the little star

It was a fault in the traffic signal that made him famous at birth. While his mother carried him, his father decided to carry her in his own Maruti 800 when the labour became too much to bear and Mrs. Sen felt it was finally time to offload.

 Mr. Sen did not consider asking for the ambulance. He thought it would be too late by the time the ambulance came cutting through the morning office traffic of Bengaluru. Moreover, why should he spend on an ambulance while his own car could do the job.

Things went well till the last signal before the Hospital. It was an automated traffic signal point unattended by any traffic police. There, due to a fault in the electronic circuit, the green flashed for 10 seconds for each 110 seconds of red instead of the usual 30:90 ratio. Vehicles piled up. The law abiding citizens of the day neither dared to overstep the signal, nor did anyone have the time or patience to inform the police.

Mrs. Sen at the back seat continued to writhe in pain. She shouted, “I cannot take it anymore … fast … fast..”.

“We are about to reach the hospital. Be a little calm, Sukeshi. Have a little patience, a little …”

 “Patience .. you stupid …. I told you to call the ambulance. I don’t know when you will understand me. Had you sent me to my mother’s in Khadagpur, we would not have seen this day. Oh .. oh . . oh …. Oh my mother …  he ma Kaali …  he maa Durga.”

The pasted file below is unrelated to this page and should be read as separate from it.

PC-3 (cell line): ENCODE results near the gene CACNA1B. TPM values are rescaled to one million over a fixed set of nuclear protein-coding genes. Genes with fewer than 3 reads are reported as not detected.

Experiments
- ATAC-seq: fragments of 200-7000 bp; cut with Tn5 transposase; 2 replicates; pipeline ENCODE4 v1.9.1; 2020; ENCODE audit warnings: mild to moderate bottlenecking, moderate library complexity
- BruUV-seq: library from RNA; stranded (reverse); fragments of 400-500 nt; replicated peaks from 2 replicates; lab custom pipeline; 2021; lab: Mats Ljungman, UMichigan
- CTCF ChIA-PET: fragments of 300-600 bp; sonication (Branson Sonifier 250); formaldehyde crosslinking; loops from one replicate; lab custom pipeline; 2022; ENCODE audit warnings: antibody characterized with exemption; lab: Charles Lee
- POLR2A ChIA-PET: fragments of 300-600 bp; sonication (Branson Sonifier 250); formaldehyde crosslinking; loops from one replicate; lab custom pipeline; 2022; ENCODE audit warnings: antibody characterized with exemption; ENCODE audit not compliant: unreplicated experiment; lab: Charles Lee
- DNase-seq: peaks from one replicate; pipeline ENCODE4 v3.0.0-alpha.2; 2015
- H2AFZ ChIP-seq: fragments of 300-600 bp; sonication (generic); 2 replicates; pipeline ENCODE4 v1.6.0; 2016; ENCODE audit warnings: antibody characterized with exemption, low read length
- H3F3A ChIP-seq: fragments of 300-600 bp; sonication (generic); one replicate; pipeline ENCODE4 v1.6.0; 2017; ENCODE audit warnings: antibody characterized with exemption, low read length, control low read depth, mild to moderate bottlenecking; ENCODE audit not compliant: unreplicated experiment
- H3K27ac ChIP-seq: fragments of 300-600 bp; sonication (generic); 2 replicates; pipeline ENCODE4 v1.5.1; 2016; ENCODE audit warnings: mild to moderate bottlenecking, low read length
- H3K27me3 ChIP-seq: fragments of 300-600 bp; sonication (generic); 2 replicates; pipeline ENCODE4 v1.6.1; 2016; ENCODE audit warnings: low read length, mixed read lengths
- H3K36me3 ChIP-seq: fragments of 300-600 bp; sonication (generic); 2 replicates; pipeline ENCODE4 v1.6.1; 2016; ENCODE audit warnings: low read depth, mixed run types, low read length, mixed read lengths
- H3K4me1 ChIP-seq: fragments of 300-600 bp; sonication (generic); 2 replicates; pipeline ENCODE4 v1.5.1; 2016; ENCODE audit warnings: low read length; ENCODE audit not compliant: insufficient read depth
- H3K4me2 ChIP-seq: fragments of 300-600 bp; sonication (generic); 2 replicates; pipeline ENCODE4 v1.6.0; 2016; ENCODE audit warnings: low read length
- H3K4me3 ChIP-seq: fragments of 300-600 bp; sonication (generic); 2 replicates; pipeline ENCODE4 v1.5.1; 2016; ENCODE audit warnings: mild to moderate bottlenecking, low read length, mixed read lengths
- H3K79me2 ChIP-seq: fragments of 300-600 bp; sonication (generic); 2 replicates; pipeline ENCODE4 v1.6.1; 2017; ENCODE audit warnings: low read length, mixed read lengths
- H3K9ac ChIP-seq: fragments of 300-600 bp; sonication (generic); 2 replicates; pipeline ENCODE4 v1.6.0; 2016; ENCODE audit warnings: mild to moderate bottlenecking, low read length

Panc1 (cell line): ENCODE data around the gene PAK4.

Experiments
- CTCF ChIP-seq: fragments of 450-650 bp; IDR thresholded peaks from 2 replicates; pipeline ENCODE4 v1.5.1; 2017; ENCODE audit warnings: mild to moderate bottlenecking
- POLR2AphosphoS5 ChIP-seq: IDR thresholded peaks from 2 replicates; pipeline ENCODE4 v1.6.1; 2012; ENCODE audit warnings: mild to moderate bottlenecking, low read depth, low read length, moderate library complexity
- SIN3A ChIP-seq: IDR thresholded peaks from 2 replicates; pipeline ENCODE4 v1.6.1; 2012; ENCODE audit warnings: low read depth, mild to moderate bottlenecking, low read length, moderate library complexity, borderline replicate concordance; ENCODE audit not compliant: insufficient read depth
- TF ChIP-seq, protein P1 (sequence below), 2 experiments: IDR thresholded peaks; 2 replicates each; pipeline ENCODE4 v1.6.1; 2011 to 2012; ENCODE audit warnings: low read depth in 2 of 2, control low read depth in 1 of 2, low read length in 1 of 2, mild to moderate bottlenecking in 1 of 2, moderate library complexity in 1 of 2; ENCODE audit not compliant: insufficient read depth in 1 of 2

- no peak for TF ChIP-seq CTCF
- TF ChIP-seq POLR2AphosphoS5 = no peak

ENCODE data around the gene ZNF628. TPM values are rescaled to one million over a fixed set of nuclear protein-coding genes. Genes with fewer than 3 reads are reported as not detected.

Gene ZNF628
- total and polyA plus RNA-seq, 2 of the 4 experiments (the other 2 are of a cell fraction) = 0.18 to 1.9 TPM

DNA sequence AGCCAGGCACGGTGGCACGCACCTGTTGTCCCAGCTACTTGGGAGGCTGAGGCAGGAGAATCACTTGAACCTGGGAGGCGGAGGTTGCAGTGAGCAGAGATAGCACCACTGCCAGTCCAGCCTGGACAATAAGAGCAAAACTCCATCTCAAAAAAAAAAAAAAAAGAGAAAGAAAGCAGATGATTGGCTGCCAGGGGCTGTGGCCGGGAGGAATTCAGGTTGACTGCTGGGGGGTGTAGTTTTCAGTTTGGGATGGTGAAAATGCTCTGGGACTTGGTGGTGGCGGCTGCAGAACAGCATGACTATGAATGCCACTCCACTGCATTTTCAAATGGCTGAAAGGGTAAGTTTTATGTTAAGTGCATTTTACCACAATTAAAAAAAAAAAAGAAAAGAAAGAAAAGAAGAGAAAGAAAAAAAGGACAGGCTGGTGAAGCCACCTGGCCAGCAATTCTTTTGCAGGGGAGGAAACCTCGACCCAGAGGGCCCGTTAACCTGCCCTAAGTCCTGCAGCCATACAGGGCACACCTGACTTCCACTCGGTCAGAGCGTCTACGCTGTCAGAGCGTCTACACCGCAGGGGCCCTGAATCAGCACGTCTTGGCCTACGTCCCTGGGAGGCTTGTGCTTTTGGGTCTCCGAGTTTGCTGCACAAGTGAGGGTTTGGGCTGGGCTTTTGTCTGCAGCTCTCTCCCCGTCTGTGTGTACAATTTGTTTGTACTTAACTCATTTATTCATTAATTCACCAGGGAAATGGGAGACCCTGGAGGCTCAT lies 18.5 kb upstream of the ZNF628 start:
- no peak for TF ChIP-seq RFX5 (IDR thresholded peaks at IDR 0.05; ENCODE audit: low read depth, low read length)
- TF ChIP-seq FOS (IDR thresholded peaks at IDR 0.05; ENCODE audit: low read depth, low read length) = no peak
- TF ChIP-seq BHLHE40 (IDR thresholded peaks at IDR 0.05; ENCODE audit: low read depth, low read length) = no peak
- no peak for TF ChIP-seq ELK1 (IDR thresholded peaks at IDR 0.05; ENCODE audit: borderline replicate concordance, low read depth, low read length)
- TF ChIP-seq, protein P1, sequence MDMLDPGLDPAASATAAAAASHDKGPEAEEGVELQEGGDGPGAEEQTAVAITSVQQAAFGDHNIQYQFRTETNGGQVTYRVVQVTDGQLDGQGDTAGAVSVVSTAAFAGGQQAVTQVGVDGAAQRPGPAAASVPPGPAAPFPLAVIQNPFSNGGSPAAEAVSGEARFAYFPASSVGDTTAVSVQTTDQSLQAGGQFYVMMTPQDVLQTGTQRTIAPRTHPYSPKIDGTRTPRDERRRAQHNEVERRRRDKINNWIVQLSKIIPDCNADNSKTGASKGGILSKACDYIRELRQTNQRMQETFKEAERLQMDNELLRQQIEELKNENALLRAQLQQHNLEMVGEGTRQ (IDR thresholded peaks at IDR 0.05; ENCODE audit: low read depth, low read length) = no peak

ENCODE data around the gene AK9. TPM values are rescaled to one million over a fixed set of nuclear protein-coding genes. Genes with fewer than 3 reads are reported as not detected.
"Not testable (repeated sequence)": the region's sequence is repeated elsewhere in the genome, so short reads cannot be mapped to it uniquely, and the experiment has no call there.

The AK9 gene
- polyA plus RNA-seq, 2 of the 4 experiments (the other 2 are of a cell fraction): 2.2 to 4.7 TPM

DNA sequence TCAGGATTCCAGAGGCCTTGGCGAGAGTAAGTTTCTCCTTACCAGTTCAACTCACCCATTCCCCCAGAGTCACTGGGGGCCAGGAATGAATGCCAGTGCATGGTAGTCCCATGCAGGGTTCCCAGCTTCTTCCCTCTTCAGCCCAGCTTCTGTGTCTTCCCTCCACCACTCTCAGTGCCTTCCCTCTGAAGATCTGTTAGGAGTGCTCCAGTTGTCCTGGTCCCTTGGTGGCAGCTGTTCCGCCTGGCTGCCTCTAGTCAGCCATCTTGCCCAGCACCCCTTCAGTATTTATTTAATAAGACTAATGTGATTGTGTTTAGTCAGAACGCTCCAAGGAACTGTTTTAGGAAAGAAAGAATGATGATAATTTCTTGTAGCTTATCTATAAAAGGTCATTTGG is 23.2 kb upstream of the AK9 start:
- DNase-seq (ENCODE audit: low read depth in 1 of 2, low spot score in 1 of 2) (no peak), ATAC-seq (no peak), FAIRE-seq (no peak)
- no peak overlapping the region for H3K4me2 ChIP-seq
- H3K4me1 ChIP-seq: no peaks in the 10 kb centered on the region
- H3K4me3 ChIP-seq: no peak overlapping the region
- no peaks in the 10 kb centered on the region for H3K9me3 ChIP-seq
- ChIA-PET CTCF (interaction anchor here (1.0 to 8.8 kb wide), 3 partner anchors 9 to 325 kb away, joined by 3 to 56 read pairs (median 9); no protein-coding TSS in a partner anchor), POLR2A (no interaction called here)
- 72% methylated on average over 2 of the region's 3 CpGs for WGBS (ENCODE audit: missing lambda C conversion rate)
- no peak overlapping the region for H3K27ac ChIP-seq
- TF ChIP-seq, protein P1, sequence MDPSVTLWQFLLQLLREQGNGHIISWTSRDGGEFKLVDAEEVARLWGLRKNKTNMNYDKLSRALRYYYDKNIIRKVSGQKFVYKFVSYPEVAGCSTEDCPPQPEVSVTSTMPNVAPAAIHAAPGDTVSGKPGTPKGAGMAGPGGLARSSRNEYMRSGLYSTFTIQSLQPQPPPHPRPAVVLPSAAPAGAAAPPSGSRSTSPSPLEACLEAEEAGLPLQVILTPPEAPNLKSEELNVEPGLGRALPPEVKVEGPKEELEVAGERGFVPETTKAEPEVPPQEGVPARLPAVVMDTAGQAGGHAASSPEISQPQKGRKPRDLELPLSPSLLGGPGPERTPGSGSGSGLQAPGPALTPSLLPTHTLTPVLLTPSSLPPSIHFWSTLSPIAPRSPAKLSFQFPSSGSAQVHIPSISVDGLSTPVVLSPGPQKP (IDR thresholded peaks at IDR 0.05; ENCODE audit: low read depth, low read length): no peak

Mr. Sen honked and honked. He was sweating. His honking annoyed the driver of the car in front. He got down and shouted, “Hey man what is the matter with you? Can’t you see there is no way I can move the vehicle? You are blind or what….”

Mr. Sen also got down. “What to do brother? My wife is serious here and ye saala signal….”

The annoyed gentleman in yellow shirt glanced at the back seat and calmed down.

“Hey brother, you should have called the ambulance.”

Her groans became louder and ominous. It seemed the child had no patience to wait for the green signal. “Mr Sen, the child will come out now.. now.. right now… do something. O  Ma, help me Ma Kaali …”

Mr. Sen panicked. The gentleman shouted, “Emergency … child delivery … ladies, medical men … anyone please come …”.

 Coincidentally, there were a bunch of nursing students in a nearby van. A few other ladies also joined in. The car was covered with whatever clothing material available.

Those who should have taken the advantage of the ten second window of green signal forgot to use it. Nobody moved. Nobody cursed. Every one waited to know the outcome. 

After some time one of the nursing students shouted, “It is a boy.” The gentleman in yellow shirt said to Mr Sen, “Congratualtions, Sir”.

Another student shouted, “We must reach the hospital immediately. The child needs urgent help.”

Mr. Sen Panicked again. “Immediately? How do you do that?”

The gentleman in yellow shirt shouted, “Brothers! Friends! Start your vehicles and give way.  Medical emergency again. Come on, make way.”

No one knew how it happened. Mr. Sen found that now his car could move. A large number of volunteers had appeared to urge the people to move their vehicles and clear the way for his vehicle till they reached the hospital one mile away.

The mother and the child were taken to the ICU. Mr. Sen paced up and down the waiting room of the nursing home. His eyes fell on the wall television. The sounds was muted, but the news flash went on – ‘Child born in a car struck in the traffic Jam’, “First child in history to be born in a Maruti 800’.  It accompanied a blurry video shot on a mobile phone. Mr Sen said to himself in shock and joy, “Udi baba! It is about my son. He is already a star.”

*** *** ***